World Health Day

Health can be defined in several ways, from the very narrow consideration of the absence of disease: “healthy cells” that function in a body to keep that body working to its maximum capacity and capability, to the broader sense of “a state of complete physical, mental, and social well-being and not merely the absence of disease or infirmity.”

And what we perceive as healthy is that which is conducive to health, to the promotion of health, the general condition of the body and mind with reference to soundness and vigor.

Population Health: WHO’s Message

On the foundation of these definitions of health, the World Health Organization (WHO) celebrates World Health Day, a global health awareness day celebrated every year on 7 April. In 1948, the WHO held the First World Health Assembly. The Assembly decided to celebrate 7 April of each year, with effect from 1950, as the World Health Day. The WHO is the leading global health authority within the United Nations System. The work of WHO is varied and can be summarized through their 6-point agenda.

The WHO uses the April anniversary of their founding day not only as an opportunity to celebrate the organization and its work but also as an opportunity to highlight a current global health priority. Each year, the WHO chooses a health condition to highlight during its World Health Day. Themes in the past have included: ageing and health, urbanization and health, food safety, and traffic safety.

For 2016, the focus is on diabetes. The main goals of the World Health Day 2016 campaign will be to:

  • Increase awareness about the rise in diabetes, and its staggering burden and consequences, in particular in low-and middle-income countries;
  • Trigger a set of specific, effective, and affordable actions to tackle diabetes. These will include steps to prevent diabetes and diagnose, treat and care for people with diabetes;
  • Launch the first Global report on diabetes, which will describe the burden and consequences of diabetes and advocate for stronger health systems to ensure improved surveillance, enhanced prevention, and more effective management of diabetes.

World Health Day 2016 will focus on ways to halt the rise of diabetes worldwide. WHO designed posters on diabetes for use around the world during this year’s campaign. The poster visuals promote ways to “stay super” and “beat diabetes”.

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Poster Credit: World Health Organisation

Individual Health

While the WHO focuses on macro health issues, behaviors that will secure or enhance the health of populations, I want to bring the lens down to the micro level: the functioning of the systems within our bodies that lead to individual health and wellness, and what we can do at that cellular-system level to improve, enhance, and maintain a healthy mind in a healthy body.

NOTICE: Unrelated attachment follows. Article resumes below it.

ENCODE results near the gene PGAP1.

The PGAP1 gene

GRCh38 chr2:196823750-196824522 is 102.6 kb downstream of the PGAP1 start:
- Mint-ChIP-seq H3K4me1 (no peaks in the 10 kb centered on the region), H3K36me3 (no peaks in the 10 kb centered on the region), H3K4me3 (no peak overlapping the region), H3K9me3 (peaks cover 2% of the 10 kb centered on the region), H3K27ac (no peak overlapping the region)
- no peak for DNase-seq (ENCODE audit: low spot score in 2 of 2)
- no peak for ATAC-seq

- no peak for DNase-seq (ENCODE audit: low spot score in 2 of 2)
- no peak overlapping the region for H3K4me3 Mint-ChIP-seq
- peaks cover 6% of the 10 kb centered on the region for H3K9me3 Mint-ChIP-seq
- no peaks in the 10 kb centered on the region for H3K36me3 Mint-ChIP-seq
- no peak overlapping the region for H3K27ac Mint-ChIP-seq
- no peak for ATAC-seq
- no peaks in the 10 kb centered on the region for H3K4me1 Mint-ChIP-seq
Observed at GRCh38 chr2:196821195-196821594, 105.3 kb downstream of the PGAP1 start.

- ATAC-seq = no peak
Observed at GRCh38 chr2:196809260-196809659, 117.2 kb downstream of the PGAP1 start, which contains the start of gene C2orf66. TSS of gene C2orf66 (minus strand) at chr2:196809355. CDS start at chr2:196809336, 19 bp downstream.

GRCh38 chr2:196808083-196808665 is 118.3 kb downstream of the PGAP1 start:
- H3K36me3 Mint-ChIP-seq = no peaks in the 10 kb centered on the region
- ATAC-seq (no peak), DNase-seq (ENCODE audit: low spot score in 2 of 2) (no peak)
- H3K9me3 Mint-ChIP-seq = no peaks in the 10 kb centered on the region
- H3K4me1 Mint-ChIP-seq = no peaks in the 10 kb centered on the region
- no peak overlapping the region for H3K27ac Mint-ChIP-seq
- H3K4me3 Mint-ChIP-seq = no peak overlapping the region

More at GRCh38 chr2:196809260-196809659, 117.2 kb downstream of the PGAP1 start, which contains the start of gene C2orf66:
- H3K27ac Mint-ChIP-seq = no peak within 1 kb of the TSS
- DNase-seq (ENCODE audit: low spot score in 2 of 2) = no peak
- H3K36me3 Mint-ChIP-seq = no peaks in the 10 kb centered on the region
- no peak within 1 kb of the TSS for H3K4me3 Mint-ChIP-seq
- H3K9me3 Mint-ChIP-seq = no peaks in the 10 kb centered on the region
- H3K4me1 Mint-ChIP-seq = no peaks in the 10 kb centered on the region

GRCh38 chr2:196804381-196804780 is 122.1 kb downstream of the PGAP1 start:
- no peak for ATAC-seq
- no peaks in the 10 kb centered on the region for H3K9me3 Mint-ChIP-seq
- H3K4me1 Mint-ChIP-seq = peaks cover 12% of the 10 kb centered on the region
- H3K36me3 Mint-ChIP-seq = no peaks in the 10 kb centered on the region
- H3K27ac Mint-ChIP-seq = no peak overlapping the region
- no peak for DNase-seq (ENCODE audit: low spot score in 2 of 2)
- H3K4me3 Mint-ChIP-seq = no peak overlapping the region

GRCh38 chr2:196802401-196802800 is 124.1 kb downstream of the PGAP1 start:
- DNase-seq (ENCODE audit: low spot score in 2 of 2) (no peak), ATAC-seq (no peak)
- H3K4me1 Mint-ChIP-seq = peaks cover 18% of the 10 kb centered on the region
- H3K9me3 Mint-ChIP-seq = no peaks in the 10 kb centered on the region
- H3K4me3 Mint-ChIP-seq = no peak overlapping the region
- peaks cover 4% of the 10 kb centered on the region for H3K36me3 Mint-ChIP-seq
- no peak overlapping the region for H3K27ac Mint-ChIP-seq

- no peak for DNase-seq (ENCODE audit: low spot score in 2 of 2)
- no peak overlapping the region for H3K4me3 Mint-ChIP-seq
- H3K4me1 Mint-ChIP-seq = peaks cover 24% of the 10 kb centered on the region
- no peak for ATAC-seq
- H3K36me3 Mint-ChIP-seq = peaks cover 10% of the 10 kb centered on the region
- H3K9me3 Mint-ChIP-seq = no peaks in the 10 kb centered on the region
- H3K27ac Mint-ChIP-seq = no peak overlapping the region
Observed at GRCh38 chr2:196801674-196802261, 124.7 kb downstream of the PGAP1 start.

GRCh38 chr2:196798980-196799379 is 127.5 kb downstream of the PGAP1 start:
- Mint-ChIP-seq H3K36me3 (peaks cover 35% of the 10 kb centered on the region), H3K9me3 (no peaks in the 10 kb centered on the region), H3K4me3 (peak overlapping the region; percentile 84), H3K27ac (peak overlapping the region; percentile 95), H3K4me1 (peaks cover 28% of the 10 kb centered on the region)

When I was in practice at the student health center of a large university, the patients we were seeing were generally young and healthy, although often prone to risk-taking behavior (the topic for other blogs in the near future). One of the lessons I tried to instill in these young people was that of personal responsibility for their future health; that their bodies were made of remarkable interactive systems that worked to maintain homeostasis; and that they were responsible to keep each system at its best functioning level.

Health messages included starting and maintaining an exercise program, maintaining a normal weight through proper nutrition, and stopping (or never starting) the use of tobacco products, among others.

Research and much personal commentary show that young people will exercise while in college, but once in the workplace, those behaviors quickly stop. In addition, many are making the transition from an active life to one spent in a chair behind a computer. The main message: Find an activity you like and maintain it throughout life; stay active and don’t let sedentary behavior become your normal. Regular activity gives you a strong and fit physical structure within which all other systems can function.

A strong and fit body requires fuel to feed its cells, whether they’re muscle, skin, bone, heart, organ, or nerve. Good nutrition is the key to optimizing the functioning of every part of the human body.

Two recent studies — one in the U.S. and one in Norway — show that those living in developed (and some would say “over” developed) countries are now eating more processed food than “whole” food on a daily basis, and that these behaviors may lead to increased levels of obesity, diabetes, and heart disease.

The main message here is: Eat a wide variety of whole (and wholesome) foods every day. I leave you with a quote from 1839:

    It is wrong to say that certain articles of food are healthy or unhealthy. Wholesome and unwholesome are the right words. A pig may be healthy or unhealthy while alive; but after he is killed and becomes pork, he can enjoy no health, and suffer no sickness.

~ Eliza Leslie, “Miss Leslie’s Behaviour Book,” Philadelphia, 1839